Few video games have a following as dedicated and engaged as League of Legends. League is an anomaly of endurance in the world of gaming, where newer and shinier releases are always a click away. At more than a decade old, the game still hosts almost eight million daily concurrent players around the world.
While the main objective — and we’re vastly oversimplifying here — of choosing champions, forming teams and destroying opponents’ Nexuses remains unchanged, the game continues to evolve. Riot Games, the company behind LoL, released an auto battler game mode called Teamfight Tactics last year, which, at last count, hosts 33 million monthly players. Meanwhile, a stream of updates flows from Riot’s West LA headquarters, many of which remain out of sight and mind for legions of League players.
We wanted to learn what it takes to build, maintain and evolve a game whose influence permeates online culture. The mythical backstories of League’s champions are well-known to players, but where do they really come from? Who’s behind the code? How do Riot Games’ technologists — known internally as “Rioters” — find and fix bugs? And who keeps the networks humming to handle millions of players each and every day?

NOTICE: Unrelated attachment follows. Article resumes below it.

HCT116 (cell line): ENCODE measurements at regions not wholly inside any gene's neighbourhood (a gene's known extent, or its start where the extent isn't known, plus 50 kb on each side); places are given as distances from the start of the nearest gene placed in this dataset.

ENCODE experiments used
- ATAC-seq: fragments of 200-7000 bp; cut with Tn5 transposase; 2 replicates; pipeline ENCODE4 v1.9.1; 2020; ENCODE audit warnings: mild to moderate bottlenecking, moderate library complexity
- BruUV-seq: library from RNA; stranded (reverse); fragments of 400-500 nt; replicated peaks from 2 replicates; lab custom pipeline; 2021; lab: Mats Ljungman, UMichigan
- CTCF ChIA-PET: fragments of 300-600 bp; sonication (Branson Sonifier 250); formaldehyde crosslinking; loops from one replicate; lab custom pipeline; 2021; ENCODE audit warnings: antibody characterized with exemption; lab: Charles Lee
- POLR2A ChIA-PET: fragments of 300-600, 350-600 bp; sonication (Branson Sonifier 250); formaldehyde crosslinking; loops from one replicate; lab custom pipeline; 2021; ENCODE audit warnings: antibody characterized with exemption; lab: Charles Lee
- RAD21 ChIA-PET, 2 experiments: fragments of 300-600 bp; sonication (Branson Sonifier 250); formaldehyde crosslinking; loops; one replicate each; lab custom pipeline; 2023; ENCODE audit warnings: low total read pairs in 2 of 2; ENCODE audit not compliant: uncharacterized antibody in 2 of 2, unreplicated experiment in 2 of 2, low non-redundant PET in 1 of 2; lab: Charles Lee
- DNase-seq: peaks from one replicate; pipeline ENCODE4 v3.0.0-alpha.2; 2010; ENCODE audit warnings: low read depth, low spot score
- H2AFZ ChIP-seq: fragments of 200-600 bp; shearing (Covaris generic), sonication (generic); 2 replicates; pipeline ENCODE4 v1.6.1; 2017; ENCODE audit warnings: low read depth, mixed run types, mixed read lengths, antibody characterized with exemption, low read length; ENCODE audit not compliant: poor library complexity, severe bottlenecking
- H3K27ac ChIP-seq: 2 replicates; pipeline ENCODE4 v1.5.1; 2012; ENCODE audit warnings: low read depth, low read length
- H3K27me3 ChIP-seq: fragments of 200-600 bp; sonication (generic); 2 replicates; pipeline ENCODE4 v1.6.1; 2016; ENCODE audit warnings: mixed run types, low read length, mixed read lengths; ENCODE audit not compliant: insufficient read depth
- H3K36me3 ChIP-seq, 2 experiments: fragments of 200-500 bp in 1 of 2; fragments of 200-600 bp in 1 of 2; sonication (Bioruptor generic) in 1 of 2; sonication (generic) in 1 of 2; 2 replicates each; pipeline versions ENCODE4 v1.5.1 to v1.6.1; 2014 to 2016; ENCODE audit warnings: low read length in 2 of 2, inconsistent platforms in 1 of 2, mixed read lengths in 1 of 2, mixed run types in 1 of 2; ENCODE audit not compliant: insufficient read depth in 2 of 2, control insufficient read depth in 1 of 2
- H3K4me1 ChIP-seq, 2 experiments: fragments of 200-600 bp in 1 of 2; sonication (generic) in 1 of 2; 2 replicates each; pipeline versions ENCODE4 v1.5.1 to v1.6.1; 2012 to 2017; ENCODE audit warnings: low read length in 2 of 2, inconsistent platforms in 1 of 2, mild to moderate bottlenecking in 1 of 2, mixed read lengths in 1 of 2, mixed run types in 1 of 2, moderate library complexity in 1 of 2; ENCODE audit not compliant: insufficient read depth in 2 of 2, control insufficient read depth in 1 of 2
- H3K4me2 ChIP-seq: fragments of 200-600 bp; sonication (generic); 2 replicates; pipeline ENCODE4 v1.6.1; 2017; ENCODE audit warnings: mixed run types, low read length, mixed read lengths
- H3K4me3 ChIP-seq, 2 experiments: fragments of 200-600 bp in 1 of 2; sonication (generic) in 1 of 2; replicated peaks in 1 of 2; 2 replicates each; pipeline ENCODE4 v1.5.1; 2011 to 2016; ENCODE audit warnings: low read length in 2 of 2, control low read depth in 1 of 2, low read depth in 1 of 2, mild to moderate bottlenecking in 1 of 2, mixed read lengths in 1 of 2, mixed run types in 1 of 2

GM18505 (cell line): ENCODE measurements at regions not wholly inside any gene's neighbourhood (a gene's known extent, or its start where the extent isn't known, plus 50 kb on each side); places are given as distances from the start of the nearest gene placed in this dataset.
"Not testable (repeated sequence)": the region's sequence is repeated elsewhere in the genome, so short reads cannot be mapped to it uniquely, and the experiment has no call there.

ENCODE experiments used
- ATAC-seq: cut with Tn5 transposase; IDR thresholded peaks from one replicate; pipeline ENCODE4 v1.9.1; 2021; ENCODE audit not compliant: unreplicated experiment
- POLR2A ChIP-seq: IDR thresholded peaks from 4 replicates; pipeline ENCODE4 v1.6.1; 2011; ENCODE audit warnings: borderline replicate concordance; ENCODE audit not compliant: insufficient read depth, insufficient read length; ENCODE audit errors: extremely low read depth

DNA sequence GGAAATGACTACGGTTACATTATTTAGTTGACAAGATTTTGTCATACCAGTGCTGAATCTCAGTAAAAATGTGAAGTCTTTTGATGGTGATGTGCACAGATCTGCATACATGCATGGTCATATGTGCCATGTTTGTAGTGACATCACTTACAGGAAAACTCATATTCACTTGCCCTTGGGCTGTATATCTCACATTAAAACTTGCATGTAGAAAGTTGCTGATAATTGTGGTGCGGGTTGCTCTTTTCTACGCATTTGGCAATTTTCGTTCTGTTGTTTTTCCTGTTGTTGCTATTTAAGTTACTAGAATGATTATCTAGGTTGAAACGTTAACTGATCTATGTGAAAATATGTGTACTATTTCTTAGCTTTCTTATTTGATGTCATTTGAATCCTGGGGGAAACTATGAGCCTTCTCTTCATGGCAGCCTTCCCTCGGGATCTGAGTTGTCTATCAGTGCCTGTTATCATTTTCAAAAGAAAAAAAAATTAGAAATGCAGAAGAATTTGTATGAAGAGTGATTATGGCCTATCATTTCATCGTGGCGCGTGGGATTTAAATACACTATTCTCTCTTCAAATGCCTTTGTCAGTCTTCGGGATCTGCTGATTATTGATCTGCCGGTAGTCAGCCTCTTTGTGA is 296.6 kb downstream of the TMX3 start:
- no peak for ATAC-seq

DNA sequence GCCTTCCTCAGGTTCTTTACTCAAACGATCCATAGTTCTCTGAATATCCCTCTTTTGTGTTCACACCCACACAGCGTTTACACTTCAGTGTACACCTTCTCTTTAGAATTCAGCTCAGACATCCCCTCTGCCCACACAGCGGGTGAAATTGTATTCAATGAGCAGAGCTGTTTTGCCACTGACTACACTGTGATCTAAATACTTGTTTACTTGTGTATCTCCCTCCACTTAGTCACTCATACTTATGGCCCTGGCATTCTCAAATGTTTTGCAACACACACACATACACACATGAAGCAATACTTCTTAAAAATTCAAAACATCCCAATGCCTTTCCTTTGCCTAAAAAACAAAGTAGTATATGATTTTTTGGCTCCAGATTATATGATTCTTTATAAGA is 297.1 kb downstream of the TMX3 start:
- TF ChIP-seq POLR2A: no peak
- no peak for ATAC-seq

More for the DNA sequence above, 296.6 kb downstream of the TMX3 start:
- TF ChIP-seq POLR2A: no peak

We met five Rioters working across the technical spectrum and asked them to unpack these questions and more. Their insights — on network security, gameplay engineering and champion power rankings — shed light on what it’s like to work on one of the most premier titles in gaming.
What do you do for a living?
I’m on the Champions team on League of Legends, which works on all the new champions that come out in the game. As a gameplay engineer, my job is to build the tools or systems that allow other content creators to create champions and game play. I don’t necessarily create the fun, but I build technology that allows people to create fun in the game.
Take us through a project you recently enjoyed working on.
Last year, I worked on a champion called Senna. I’ve shipped about five champions here, but she’s the one I’m proudest of. For starters, she’s the first African American female in League, and it was important for me that we show diversity within the game.
Learning an engine is a lot like detective work at first.”